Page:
Ultrasound Insider

Dear Ultrasound Insider,  

The utility of ultrasound across a wide range of clinical applications was fully evident at ECR 2024 in Vienna.  

For example, Dr. Jovan Lovrenski, PhD, from the University of Novi Sad in Serbia spoke at the congress about the diverse ways ultrasound can be used in pediatric imaging to detect abnormalities in the lungs. He also cited previous reports highlighting the modality’s advantages over chest x-ray. To read everything Lovrenski had to say, click here.  

Also, at ECR, Dr. Dean Huang from King’s College London in England outlined novel applications for contrast-enhanced ultrasound in vascular and nonvascular imaging, as well as therapeutic and potential future applications. 

Additionally, ultrasound trainees can take a lesson from an ECR presentation that addressed ways to combat burnout. Dr. Luis Curvo-Semedo, assistant professor of radiology at FMUC Universidade de Coimbra, Portugal talked about how burnout is contagious and serious and trainees are most at risk due various to stress factors, as well as what departments can do to mitigate these.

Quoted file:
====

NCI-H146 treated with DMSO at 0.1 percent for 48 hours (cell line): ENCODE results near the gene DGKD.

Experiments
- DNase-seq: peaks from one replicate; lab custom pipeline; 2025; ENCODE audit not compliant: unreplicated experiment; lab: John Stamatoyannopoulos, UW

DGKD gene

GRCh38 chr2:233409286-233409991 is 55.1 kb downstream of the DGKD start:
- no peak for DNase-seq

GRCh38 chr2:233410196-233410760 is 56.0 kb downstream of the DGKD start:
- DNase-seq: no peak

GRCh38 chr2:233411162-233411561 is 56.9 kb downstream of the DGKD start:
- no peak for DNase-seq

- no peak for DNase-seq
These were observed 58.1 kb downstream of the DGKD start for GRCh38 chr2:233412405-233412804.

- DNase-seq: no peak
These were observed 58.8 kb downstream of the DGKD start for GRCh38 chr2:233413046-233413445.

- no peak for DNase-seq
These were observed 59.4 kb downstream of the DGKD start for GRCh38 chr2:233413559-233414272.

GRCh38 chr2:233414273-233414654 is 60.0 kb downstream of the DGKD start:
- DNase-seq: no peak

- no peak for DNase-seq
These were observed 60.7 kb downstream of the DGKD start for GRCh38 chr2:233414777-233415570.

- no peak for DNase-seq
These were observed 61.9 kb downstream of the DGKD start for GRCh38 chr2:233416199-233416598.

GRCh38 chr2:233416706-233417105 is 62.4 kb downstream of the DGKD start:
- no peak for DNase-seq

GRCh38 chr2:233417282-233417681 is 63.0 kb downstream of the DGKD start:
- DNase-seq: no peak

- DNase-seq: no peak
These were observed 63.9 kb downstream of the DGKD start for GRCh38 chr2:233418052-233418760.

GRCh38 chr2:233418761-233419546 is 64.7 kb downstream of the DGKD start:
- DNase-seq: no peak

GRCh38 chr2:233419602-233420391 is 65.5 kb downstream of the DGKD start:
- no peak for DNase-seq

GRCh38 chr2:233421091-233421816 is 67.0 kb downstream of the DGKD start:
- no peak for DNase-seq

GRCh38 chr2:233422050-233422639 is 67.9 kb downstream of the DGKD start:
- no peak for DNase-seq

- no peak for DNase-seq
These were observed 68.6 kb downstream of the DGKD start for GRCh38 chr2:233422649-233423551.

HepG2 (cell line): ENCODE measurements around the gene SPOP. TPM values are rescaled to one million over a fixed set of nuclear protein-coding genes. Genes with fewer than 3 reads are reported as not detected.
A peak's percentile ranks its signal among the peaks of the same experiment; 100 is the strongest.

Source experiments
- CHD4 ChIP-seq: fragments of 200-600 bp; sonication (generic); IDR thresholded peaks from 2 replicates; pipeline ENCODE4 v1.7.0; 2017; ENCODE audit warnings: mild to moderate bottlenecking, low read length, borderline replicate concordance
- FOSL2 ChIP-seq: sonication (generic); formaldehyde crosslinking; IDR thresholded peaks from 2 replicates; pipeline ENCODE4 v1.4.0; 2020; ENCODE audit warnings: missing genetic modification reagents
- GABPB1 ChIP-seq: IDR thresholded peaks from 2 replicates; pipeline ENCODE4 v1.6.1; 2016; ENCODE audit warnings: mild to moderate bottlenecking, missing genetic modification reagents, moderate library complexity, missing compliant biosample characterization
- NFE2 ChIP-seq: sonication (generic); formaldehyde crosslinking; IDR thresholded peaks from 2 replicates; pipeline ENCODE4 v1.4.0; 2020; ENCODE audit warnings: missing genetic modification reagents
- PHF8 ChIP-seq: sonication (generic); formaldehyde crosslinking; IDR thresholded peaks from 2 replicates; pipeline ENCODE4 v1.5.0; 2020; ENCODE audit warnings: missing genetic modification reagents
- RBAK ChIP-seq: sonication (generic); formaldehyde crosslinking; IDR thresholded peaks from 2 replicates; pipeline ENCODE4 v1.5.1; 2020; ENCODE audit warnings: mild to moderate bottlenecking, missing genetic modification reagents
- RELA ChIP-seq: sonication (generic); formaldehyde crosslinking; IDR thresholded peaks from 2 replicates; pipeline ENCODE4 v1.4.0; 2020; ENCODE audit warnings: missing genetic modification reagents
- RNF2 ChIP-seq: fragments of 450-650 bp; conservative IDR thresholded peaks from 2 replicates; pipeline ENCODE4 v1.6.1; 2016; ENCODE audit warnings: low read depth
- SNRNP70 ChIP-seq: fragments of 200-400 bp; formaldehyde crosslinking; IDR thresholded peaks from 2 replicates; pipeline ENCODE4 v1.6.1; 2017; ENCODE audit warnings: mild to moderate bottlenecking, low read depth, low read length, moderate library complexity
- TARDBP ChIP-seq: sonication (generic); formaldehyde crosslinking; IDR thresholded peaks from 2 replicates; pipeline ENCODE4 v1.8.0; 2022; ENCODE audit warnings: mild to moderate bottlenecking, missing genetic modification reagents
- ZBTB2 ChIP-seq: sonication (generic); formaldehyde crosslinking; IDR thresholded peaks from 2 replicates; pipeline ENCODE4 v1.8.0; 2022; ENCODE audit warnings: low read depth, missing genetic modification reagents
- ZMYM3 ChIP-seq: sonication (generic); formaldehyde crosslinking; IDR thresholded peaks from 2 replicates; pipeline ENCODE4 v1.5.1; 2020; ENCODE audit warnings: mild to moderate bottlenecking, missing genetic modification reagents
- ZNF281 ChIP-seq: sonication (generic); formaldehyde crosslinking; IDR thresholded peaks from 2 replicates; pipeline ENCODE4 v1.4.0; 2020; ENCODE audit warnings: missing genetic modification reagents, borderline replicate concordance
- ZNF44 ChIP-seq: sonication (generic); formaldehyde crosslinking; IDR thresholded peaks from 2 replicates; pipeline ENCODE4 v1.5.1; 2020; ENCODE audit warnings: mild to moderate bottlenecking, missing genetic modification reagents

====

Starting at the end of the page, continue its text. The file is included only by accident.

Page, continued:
Finally, Prof. Paul Sidhu, one of Europe’s leading ultrasound, spoke with about how the modality should not be abandoned and how it is essential for radiologists to view ultrasound exams as a way of raising their profile with the patient and providing a valuable clinical service for referring doctors. 

The following studies were also presented at ECR: 

    In other ultrasound news beyond the ECR, a Chinese team developed a predictive model combining multiple ultrasonic parameters that they reported could discriminate between different liver diseases. It found that the model can predict metabolic dysfunction-associated steatohepatitis in patients with metabolic dysfunction-associated fatty liver disease. 

    Also, an investigation into the death of a 9-month-old baby at Northampton General Hospital, U.K., highlighted shortcomings in radiology on-call provision and the availability of emergency imaging exams. The report indicated that chest ultrasound exams for the baby, who died of complications from bronchiolitis, were missed. 

    And finally, the radiology world says goodbye to Dr. Jan Bosmans, PhD, a Belgian radiologist and medical-scientific writer who had distinguished careers in both radiology and medical journalism. He died on 13 January. Among his many accomplishments, Bosmans was an associate professor at the University of Ghent, leading the ultrasonography section. 

    Check out the ultrasound content area of to read more stories and keep up with the latest research! 


    Page 1 of 118
    Next Page